Recent news about the ACE (Adverse Childhood Experiences) study, which collected data on more than 17,000 HMO members over 15 years ago, brings to light the impact of childhood trauma and family dysfunction on later emergence of serious problems - medical, psychological and social.

The findings are correlational rather than causal, and mediated by many factors. Nevertheless, from a simple 10-item questionnaire, researchers found that the higher the score, the greater the risk for developing one or more of the following:

  • Alcoholism and alcohol abuse
  • Chronic obstructive pulmonary disease (COPD)
  • Depression
  • Fetal death
  • Health-related quality of life
  • Illicit drug use
  • Ischemic heart disease (IHD)
  • Liver disease
  • Risk for intimate partner violence
  • Multiple sexual partners
  • Sexually transmitted diseases (STDs)
  • Smoking
  • Suicide attempts
  • Unintended pregnancies
  • Early initiation of smoking
  • Early initiation of sexual activity
  • Adolescent pregnancy

Here are the 10 yes/no ACE questions:

Prior to your 18th birthday:

  1. Did a parent or other adult in the household often or very often… Swear at you, insult you, put you down, or humiliate you? or Act in a way that made you afraid that you might be physically hurt?
  2. Did a parent or other adult in the household often or very often… Push, grab, slap, or throw something at you? or Ever hit you so hard that you had marks or were injured?
  3. Did an adult or person at least 5 years older than you ever… Touch or fondle you or have you touch their body in a sexual way? or Attempt or actually have oral, anal, or vaginal intercourse with you?
  4. Did you often or very often feel that … No one in your family loved you or thought you were important or special? or Your family didn’t look out for each other, feel close to each other, or support each other?
  5. Did you often or very often feel that … You didn’t have enough to eat, had to wear dirty clothes, and had no one to protect you? or Your parents were too drunk or high to take care of you or take you to the doctor if you needed it?
  6. Was a biological parent ever lost to you through divorce, abandonment, or other reason?
  7. Was your mother or stepmother: Often or very often pushed, grabbed, slapped, or had something thrown at her? or Sometimes, often, or very often kicked, bitten, hit with a fist, or hit with something hard? or Ever repeatedly hit over at least a few minutes or threatened with a gun or knife?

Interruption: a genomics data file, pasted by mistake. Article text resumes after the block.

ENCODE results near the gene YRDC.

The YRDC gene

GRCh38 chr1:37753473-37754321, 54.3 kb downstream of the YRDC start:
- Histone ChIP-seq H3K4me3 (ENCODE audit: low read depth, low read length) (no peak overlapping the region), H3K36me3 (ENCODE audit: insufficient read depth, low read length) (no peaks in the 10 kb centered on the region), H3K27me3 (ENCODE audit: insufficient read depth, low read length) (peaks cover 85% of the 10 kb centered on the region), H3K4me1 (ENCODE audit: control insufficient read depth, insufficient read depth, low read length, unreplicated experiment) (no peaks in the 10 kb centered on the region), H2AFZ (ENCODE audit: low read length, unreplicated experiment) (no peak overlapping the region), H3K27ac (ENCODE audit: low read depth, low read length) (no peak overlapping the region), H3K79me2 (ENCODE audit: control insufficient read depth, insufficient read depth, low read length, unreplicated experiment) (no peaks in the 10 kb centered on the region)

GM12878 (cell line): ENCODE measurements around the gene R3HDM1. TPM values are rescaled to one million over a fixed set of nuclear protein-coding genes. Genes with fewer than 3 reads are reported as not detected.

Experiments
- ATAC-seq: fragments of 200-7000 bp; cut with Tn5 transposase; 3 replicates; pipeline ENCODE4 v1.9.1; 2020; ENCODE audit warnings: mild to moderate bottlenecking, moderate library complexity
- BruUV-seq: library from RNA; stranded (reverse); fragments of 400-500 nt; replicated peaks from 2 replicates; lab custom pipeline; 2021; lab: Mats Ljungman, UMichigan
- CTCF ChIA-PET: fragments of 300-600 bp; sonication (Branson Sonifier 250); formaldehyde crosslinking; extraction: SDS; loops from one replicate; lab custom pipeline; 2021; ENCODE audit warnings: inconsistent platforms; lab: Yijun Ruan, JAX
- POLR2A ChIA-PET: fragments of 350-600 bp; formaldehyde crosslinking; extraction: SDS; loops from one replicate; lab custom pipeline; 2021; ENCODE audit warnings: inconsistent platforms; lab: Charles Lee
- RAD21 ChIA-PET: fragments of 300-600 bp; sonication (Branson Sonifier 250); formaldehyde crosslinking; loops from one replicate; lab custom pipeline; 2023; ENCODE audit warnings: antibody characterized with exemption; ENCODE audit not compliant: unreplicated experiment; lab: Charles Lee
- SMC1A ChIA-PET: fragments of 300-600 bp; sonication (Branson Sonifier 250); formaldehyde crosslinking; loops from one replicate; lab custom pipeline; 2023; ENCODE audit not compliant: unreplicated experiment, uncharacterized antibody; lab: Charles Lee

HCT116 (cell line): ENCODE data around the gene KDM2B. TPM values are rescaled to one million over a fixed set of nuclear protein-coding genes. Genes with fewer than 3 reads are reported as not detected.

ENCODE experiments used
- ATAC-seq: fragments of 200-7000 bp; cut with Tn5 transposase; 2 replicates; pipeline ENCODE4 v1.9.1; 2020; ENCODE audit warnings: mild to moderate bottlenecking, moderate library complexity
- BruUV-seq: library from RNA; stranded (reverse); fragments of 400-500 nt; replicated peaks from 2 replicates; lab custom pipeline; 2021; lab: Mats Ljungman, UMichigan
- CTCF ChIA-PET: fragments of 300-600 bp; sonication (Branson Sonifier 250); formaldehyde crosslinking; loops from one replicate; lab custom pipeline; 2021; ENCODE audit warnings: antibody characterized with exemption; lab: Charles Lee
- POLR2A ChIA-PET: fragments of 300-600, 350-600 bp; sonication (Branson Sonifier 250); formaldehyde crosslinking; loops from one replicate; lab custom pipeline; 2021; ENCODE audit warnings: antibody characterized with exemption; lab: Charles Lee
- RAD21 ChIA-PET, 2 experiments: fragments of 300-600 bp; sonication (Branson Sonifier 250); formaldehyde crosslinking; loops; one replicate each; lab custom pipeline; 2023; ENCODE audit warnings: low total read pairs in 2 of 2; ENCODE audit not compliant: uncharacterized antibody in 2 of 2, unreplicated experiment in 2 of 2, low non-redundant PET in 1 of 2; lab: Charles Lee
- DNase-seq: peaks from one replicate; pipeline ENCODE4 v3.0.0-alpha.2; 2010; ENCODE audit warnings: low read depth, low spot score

8. Did you live with anyone who was a problem drinker or alcoholic, or who used street drugs?
  9. Was a household member depressed or mentally ill, or did a household member attempt suicide?                        
  10. Did a household member go to prison?




Despite dozens of peer-reviewed research studies on the correlation between adverse childhood experiences and health outcomes, many physicians are not even aware of the ACE questionnaire.

Dr. Vincent Felliti, one of the researchers in the ACE study, stated in an  interview with NPR that the medical community has not shown much interest in administering the questionnaire, because physicians are uncomfortable asking about these types of problems, and also are not quite sure how to handle patients' reactions when recalling childhood trauma. However, he maintains that integrating people's ACEs into routine medical care could help patients reduce shame about their past, as well as improve understanding and treatment of addictive behaviors and chronic medical problems related to lifestyle.


How mental health clinicians can help

In the wake of recent publicity on the the correlation between adverse childhood experiences and adult chronic illness and psychological problems, it's an ideal time for mental health clinicians to offer education, consultation and training to the medical profession and to the public.

For medical professionals:

  • Do an in-house workshop at physicians' offices, on how to broach sensitive topics with patients, as well as how to manage their own discomfort with patients' reactions. Distribute a handout with a brief checklist or decision tree, which can help physicians decide when to make a referral to a mental health clinician. Include a sample script for those who might need guidance on what to say.
  • Get booked on a discussion panel at a medical convention. You'll probably need to be invited by a member of the professional association. (That's where your ongoing networking will come in handy.)  Find relevant data for your presentation at the CDC website, and also via searches at Google Scholar or digital repositories such as Hathitrust. Follow news and other updates at ACEsTooHigh, a website founded by a health, science and technology journalist.

For the general public:

  • Give presentations to community groups on one or more of the psychological problems listed above. Mention the link with adverse childhood experiences.  Address parent groups with tips on how to help build confidence and resilience in their children.  For lay audiences you can refer to facts and figures. However, examples and stories will more likely resonate with them and motivate them to take action.
  • Get involved (on either a paid or volunteer basis) with social service agencies and other organizations that work with troubled families. Most agencies are well aware of the connection between difficult childhoods and adult poverty and social problems. However, they may not be aware of medical problems that could be averted through early intervention.